by Mitchelle Uzorka
King Charles III has been proclaimed as Britain’s new monarch in a ceremony followed by gun salutes and the reading of proclamations in London and across the four corners of the United Kingdom.
The proclamation was read publicly in the other capital cities of the UK – Edinburgh in Scotland, Belfast in Northern Ireland, and Cardiff in Wales – and at other locations.
The King became the monarch after the death of his mother, but a meeting formally confirmed it on Saturday.
He also approved the day of the Queen’s funeral, Monday, 19 September, being a bank holiday at Westminster Abbey in London.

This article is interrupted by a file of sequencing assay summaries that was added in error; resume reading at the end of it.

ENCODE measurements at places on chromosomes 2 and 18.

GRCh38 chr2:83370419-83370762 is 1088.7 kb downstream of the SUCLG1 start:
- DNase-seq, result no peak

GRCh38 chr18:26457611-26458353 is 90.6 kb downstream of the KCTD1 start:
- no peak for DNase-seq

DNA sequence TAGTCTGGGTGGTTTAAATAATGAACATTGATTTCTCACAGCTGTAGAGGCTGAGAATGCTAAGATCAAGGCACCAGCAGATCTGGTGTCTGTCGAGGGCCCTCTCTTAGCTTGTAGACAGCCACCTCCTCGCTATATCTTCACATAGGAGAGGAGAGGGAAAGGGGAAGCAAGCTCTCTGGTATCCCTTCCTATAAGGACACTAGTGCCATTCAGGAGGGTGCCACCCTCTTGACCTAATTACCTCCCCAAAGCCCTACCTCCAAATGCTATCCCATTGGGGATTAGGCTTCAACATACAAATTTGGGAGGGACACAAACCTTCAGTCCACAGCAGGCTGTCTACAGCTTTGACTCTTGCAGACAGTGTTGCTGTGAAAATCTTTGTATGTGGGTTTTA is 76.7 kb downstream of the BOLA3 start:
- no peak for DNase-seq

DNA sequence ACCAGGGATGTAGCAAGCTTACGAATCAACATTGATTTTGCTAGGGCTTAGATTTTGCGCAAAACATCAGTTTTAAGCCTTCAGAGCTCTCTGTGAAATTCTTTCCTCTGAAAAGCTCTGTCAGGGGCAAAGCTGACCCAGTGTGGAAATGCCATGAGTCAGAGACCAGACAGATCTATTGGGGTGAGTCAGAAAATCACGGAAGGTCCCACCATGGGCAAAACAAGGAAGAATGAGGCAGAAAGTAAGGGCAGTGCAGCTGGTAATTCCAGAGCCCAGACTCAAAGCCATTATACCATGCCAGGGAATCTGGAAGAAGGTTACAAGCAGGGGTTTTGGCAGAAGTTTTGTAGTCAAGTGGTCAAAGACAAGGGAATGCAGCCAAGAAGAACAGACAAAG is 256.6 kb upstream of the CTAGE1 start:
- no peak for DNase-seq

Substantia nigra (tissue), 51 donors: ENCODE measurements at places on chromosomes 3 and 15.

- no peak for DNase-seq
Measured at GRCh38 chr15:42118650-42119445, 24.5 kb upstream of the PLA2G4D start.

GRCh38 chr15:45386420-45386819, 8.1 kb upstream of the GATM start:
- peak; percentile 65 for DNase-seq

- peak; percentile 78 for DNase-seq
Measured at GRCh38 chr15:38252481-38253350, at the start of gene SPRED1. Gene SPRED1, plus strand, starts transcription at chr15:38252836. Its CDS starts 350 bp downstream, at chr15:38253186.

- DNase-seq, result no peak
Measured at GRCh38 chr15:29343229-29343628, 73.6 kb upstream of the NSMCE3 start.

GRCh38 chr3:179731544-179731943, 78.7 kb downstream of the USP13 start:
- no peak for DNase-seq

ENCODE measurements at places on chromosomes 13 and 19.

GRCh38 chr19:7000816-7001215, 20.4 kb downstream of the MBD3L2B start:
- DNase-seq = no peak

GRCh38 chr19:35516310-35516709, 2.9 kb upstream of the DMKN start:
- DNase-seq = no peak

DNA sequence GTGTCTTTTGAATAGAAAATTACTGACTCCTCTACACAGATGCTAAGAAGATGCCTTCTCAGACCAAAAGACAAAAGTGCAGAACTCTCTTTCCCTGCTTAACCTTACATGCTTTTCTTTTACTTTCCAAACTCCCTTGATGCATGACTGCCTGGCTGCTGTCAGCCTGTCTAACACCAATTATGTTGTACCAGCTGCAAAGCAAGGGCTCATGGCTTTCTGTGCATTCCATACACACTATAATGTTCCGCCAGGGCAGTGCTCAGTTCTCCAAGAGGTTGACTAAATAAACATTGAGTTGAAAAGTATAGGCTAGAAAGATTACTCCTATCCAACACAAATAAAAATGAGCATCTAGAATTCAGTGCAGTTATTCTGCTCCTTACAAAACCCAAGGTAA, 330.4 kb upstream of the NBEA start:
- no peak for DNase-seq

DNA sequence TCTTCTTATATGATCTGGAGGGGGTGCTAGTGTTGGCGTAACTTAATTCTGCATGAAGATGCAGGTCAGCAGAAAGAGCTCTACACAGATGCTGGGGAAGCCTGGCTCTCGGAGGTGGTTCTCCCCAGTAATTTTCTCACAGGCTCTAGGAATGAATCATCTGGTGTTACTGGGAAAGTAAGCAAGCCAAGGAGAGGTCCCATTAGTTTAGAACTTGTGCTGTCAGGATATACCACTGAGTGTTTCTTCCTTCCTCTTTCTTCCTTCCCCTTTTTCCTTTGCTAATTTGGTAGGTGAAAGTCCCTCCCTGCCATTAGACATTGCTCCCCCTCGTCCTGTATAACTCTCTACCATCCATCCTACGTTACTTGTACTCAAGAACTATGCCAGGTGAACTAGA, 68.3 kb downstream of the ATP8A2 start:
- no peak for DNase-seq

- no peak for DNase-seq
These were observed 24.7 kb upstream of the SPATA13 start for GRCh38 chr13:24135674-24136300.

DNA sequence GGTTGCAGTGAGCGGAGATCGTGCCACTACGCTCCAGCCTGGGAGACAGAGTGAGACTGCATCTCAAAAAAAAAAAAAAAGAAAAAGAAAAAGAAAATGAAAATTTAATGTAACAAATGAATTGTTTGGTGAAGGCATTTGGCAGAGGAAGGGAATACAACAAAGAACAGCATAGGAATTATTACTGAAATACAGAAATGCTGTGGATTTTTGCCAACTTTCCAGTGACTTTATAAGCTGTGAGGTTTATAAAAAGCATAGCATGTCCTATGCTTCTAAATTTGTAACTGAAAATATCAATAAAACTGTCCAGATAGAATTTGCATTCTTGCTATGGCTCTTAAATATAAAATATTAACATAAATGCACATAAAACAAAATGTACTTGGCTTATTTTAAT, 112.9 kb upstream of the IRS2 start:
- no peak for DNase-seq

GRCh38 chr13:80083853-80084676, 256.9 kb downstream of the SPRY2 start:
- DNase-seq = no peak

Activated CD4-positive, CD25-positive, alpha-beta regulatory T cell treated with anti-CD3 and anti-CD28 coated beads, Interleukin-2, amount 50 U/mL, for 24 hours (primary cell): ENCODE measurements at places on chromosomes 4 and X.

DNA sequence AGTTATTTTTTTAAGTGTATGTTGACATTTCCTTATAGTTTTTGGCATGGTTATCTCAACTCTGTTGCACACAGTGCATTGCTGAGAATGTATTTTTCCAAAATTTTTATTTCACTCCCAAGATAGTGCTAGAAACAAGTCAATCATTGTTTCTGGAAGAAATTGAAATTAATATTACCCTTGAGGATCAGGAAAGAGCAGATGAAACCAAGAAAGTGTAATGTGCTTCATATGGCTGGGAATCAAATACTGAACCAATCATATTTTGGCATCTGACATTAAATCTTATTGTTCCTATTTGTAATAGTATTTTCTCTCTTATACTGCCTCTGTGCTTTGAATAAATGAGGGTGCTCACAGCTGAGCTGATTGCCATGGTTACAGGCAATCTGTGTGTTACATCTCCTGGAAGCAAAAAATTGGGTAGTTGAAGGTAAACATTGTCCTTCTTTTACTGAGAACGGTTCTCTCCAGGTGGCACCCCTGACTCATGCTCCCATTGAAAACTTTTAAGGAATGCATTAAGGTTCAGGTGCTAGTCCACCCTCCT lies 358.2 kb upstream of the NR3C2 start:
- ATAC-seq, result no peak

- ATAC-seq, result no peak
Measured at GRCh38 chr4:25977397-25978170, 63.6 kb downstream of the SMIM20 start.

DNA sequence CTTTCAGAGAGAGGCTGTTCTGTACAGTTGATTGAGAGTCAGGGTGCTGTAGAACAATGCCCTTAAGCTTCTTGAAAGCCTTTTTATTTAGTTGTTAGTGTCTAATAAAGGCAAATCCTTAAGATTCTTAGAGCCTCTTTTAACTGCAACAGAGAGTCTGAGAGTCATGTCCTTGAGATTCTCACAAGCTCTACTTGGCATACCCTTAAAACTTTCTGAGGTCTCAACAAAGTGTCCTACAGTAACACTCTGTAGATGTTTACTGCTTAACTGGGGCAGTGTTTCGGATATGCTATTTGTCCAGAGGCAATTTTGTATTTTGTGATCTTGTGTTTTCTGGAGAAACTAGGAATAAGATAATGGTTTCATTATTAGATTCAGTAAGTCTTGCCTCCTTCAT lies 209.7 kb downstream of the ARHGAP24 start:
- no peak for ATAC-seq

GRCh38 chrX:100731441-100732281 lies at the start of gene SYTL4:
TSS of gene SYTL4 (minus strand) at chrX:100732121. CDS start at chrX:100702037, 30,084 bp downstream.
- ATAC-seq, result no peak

Remembrance services for Queen Elizabeth II will be held across the U.K. on the first Sunday after her death.
Special guidance has been issued by the Church of England on services during the period of mourning.
“Flags to be lowered to half mast, and to remain at this height until the day after the State Funeral,” it says, adding that bells should be rung at a “practicable” time.
On Sunday, the queen’s coffin will be driven from Balmoral Castle, Royal Deeside, to the Palace of Holyroodhouse, Edinburgh, the official residence of the British monarch in Scotland.
Public viewing of the vehicle will be possible along the route in Aberdeenshire, Aberdeen and Dundee, officials said.
The queen’s coffin will be carried into the Throne Room at Holyroodhouse, where it will remain until Monday.
Proclamations for the queen will be read elsewhere in Scotland, in Northern Ireland and Wales.